Stem cells are part of the solution to transforming health care, according to the Federal Government’s Advisory Panel on Healthcare Innovation.
The Panel recently released its report, Unleashing Innovation: Excellent Healthcare for Canada. As part of its findings, the panelists noted “the inter-related areas of stem cell science, tissue engineering and regenerative medicine have opened up new therapeutic vistas” that are accelerating the transformation to “precision medicine.”
And what exactly is precision medicine? It is the opposite of the “one-size-fits-all” (or, better yet, “the one-drug-heals-all”) approach to health care. Sometimes called personalized medicine, it means diagnosing, treating and preventing illness with strategies tailored to an individual patient or subset of patients. It is being driven forward by technological advances that have made it possible to predict that a treatment that works for one patient may not work — and may be harmful — for another. By virtue of its very personal nature, stem cells and regenerative therapies are a type of precision medicine.
The benefits to precision medicine extend beyond avoiding adverse reactions. When drugs or treatments that are given to a patient are a bad fit, it’s a waste of the patient’s precious time (especially if the disease is life-threatening) and a misuse of the health care system’s already-limited resources
You’ll be hearing a lot more about precision medicine. As the Advisory Panel notes, U.S. President Barack Obama announced the Precision Medicine Initiative in his 2015 State of the Union address, committing $215 million in funding. In a similar vein, Genomics England, a subsidiary of England’s National Health Service, announced it will sequence the genomes of 100,000 patients with rare diseases or cancer and their families. This will be linked to clinical data and made available at the bedside. In Australia, one of the National Health and Medical Health Research Council’s largest single grant competitions is for research funding to prepare for the genomics revolution in health care.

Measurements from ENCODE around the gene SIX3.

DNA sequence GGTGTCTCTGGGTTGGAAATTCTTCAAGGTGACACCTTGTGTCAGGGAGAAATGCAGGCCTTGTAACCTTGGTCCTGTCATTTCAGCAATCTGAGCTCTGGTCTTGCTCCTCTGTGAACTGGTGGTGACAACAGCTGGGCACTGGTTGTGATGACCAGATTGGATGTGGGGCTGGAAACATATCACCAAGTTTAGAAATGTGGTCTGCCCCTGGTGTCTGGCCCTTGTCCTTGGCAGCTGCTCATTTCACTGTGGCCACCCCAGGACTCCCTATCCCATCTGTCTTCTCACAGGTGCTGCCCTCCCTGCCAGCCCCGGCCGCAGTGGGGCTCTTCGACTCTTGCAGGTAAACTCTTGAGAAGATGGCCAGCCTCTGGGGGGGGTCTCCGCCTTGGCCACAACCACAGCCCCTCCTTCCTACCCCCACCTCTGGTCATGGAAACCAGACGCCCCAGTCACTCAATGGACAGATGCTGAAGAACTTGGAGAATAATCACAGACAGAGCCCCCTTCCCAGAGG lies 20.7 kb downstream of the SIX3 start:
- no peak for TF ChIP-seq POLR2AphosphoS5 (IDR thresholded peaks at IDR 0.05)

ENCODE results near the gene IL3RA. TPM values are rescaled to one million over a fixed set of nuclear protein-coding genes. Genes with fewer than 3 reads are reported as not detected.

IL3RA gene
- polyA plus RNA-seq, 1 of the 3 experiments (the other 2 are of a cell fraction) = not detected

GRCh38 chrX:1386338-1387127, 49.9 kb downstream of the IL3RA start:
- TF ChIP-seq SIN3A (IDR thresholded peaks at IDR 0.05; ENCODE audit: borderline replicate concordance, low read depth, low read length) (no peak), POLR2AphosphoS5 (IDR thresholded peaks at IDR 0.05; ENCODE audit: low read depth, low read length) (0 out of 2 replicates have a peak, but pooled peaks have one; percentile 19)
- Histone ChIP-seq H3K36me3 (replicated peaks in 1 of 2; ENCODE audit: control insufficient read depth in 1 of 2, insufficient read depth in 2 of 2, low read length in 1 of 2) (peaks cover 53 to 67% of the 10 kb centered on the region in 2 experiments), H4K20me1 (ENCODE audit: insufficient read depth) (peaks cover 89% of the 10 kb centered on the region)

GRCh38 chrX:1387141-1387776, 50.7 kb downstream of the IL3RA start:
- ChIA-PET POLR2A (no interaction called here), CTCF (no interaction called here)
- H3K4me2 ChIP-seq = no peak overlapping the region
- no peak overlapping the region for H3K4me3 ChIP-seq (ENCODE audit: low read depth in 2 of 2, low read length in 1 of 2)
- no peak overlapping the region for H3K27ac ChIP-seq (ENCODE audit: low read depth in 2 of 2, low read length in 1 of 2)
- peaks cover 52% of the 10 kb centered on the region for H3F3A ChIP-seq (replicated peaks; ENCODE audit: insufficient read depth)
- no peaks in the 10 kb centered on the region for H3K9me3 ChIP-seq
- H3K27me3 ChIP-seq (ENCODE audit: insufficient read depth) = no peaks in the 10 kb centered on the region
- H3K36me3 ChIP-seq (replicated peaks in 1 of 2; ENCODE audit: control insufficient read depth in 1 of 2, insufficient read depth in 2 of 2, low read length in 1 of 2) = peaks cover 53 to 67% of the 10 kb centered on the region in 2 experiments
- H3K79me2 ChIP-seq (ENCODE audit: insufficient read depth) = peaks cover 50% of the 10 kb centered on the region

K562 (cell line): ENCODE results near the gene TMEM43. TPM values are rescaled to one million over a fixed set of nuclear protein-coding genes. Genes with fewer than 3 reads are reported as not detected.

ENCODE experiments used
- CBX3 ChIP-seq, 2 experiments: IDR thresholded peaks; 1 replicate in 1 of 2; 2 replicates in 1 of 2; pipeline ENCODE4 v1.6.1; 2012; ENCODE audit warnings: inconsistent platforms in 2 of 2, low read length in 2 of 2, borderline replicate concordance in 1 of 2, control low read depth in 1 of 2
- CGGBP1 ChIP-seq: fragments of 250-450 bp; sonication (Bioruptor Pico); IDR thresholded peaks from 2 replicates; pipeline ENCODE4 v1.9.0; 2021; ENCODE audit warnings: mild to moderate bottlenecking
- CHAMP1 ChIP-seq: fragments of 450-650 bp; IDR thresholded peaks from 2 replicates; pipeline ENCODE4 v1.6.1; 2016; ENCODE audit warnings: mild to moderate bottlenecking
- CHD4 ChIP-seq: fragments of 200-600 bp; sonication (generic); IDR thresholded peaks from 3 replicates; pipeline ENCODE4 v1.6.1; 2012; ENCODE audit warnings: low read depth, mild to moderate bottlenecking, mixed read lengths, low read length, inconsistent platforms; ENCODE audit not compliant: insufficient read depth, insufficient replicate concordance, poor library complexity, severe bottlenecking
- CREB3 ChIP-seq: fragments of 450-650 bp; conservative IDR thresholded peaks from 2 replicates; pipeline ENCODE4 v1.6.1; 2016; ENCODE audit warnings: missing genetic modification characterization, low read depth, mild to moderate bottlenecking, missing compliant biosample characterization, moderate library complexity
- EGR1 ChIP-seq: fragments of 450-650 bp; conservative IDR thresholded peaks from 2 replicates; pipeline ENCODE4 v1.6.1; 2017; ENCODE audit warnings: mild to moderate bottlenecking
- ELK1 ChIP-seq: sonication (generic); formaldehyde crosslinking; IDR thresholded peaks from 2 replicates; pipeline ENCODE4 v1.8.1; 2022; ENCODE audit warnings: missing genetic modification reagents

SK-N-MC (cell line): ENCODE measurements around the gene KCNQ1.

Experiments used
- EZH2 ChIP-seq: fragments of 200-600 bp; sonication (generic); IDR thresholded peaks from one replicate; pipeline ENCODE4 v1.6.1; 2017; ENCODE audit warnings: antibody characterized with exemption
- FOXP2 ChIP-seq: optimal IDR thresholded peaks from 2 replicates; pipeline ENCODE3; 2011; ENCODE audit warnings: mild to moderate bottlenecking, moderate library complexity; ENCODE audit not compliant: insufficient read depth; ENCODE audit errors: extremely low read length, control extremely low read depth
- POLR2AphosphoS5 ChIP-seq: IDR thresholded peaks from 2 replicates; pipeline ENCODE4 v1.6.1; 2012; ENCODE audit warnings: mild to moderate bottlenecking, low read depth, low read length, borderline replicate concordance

While much of the precision medicine attention is focused on genomics, stem cells and regenerative medicine work hand in hand with that field. More and more stem cell research is moving toward “autologous” stem cell solutions — using a person’s own stem cells to treat diseases such a blood-based cancers, autoimmune diseases, Parkinson’s, macular degeneration and to improve wound-healing. Because these stem cells are self-supplied (though they go through manipulation to increase their volume and make them more robust), there is no need for immunosuppression drugs to fight off rejection. In short, they are a precise fit.
Much of what the Advisory Panel, led by the University of Toronto’s former president David Naylor, is suggesting echoes sentiments put forward in the Canadian Stem Cell Strategy & Action Plan, a private-sector-led plan to deliver up to 10 new curative therapies within 10 years by aligning key players in the field – including researchers, clinicians, health charities, industry leaders and philanthropists. The Strategy notes that other countries are investing heavily in their own stem sectors and that if Canada does not act now, we will be left behind.
Speaking about precision medicine, to which stem cell science is intrinsic, the Advisory Panel warns that “without a cogent strategy, without the right infrastructure … without mechanisms to translate successful discoveries into both improved clinical care and exciting new businesses, Canada runs a risk of wasting opportunity and money – and falling even further behind our peers.”